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Column: More with less won't fix health care

Column: More with less won't fix health care

Premier Wynne promised during the election campaign she would increase the hourly wage for personal support workers, improve access to primary care physicians, expand home care and improve access to dental services for children in low-income families
Column: Deafening silence on health care

Column: Deafening silence on health care

Ontario’s economic growth has been disappointing for a number of years. Its cumulative debt is $270 billion and growing, greater than all the other provinces combined. There is agreement on these facts.
Column: Advances in managing heart failure

Column: Advances in managing heart failure

The average 75-year-old Canadian lives with five chronic diseases. Heart failure is one of the big five and is a leading cause of illness and death. Its incidence continues to go up. The heart is a pump. When it is damaged, it pumps less well.

Column: Services mean Sudburians can die with dignity

Some patients facing life-threatening illness opt for highly complex technological care hoping to extend life as long as possible. Others choose comfort measures, focusing on the quality of the life that remains.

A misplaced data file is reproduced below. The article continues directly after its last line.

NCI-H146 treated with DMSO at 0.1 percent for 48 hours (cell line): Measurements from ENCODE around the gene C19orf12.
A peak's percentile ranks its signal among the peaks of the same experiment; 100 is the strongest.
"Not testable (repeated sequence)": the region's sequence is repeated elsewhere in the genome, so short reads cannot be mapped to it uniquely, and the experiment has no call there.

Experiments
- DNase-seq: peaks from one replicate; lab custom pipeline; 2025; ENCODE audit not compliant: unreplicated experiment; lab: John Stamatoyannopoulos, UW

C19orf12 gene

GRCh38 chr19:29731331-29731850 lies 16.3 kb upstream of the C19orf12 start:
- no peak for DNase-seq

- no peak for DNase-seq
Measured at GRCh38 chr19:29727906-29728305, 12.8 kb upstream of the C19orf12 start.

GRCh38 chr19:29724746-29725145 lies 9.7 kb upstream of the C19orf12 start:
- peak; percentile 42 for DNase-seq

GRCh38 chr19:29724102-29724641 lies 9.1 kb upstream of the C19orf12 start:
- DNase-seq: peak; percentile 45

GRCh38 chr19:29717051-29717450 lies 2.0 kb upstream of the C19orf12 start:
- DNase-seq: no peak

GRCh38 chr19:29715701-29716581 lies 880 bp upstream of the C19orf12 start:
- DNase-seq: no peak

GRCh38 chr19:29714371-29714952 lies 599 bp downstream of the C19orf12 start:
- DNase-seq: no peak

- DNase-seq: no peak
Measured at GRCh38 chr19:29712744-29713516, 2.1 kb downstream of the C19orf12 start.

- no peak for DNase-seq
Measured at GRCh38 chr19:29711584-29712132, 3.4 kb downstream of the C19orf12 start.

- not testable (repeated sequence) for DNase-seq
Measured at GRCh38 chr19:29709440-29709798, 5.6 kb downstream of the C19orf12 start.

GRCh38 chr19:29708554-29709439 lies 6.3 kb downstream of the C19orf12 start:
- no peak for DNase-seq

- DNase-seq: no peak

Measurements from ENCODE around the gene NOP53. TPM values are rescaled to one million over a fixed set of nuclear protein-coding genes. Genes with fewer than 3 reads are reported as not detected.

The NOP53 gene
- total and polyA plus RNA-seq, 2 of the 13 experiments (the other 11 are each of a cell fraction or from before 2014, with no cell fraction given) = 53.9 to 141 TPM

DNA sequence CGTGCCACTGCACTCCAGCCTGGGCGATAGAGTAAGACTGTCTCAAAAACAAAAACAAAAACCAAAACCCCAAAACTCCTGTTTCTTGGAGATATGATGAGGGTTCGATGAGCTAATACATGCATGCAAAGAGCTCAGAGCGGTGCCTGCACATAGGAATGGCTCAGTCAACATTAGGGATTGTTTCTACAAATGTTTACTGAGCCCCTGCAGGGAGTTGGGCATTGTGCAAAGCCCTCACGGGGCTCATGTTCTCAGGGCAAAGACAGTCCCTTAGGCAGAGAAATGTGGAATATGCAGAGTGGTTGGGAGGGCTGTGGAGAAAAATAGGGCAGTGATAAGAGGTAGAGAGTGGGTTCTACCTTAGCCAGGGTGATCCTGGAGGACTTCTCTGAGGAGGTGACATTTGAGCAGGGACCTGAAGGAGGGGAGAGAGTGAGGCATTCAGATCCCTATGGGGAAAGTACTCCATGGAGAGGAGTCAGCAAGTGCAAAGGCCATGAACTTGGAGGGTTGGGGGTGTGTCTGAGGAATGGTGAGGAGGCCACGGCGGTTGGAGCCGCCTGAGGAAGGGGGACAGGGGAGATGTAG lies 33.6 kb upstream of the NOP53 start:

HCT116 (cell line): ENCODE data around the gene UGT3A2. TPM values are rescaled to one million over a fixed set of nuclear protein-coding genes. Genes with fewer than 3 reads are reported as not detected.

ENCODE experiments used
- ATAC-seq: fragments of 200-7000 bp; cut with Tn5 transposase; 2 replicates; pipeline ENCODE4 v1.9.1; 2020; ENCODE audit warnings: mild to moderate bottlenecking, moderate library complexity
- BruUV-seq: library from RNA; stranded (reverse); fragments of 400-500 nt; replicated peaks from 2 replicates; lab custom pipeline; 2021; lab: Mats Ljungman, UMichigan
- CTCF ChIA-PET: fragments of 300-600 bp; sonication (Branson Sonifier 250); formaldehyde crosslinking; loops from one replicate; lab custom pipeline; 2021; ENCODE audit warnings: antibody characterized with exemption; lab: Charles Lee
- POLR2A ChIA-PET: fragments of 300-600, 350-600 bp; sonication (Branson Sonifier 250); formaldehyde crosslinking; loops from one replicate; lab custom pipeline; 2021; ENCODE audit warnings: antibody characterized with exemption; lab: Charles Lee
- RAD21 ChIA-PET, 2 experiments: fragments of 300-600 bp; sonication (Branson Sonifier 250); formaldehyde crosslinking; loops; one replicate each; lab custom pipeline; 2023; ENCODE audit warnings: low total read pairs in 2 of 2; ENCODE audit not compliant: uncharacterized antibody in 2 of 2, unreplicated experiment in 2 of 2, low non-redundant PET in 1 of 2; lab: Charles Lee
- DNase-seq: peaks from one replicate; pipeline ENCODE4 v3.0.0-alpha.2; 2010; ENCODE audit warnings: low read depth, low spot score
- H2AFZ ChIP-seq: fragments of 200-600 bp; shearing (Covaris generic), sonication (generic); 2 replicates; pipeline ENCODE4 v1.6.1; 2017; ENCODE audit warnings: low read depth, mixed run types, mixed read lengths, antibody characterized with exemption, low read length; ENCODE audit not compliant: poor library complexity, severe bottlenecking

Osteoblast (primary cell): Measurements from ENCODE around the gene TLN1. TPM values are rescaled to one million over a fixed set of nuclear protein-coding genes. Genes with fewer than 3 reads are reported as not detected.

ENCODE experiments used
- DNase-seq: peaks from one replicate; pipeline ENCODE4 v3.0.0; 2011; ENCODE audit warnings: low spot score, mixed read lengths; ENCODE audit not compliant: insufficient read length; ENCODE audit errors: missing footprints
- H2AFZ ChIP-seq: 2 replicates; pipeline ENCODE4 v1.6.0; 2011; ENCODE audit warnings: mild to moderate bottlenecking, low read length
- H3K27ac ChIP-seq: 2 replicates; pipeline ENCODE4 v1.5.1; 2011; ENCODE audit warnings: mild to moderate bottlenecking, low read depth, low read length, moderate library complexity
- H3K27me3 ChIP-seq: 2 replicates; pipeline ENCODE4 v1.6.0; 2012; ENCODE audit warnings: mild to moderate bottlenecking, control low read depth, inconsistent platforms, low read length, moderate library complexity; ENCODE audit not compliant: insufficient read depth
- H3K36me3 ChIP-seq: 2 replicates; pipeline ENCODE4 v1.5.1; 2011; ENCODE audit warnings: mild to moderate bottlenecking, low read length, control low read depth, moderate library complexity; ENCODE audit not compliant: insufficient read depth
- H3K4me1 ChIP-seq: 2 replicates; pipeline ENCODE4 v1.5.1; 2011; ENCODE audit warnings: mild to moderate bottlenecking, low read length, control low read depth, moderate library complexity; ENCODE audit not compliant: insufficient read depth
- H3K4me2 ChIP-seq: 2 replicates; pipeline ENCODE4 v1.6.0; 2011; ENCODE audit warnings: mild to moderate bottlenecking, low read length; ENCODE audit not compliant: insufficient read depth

When it comes to treatment, talking should be the first step

Health Sciences North, with partners, organized two public forums recently on issues concerning care at the end of life. Overall, we attracted a thousand people — a lot of interest. Here are some more facts for your consideration.

Workers and clients are being shortchanged by inefficient system

Ninety-six personal support workers (PSWs) from Sudbury are among 4,500 employees of Red Cross Care Partners (RCCP) who walked off the job Dec. 11, seeking better compensation and benefits.

The obesity issue: It’s about more than weight

I attended a seminar on obesity earlier this month, led by Dr. Arya Sharma, professor of medicine and chair for obesity research at the University of Alberta. I am glad I did, because obesity is a lot more complex than I believed.

The difficulty of saying goodbye: The Hassan Rasouli case

The family of Hassan Rasouli, a retired engineer on life support for the past three years, won its appeal to the Supreme Court of Canada. The court denied doctors the power to remove the devices keeping him alive against the wishes of his family.
Film provides lesson on dignified dying

Film provides lesson on dignified dying

Did you see “Cas and Dylan” at Cinéfest? Cas is Dr. Cas Pepper who gets bad news — he has a malignant brain tumour. He refuses admission to hospital, surgery and radiation. Instead, he plans the time and place of his passing.
Time to start treating sugar like cocaine

Time to start treating sugar like cocaine

Obesity reached epidemic proportions in the 1970s. Before then, most people were lean. Now, lean folks are in the minority. The awareness of the threat of excess weight to our health and well-being is solid.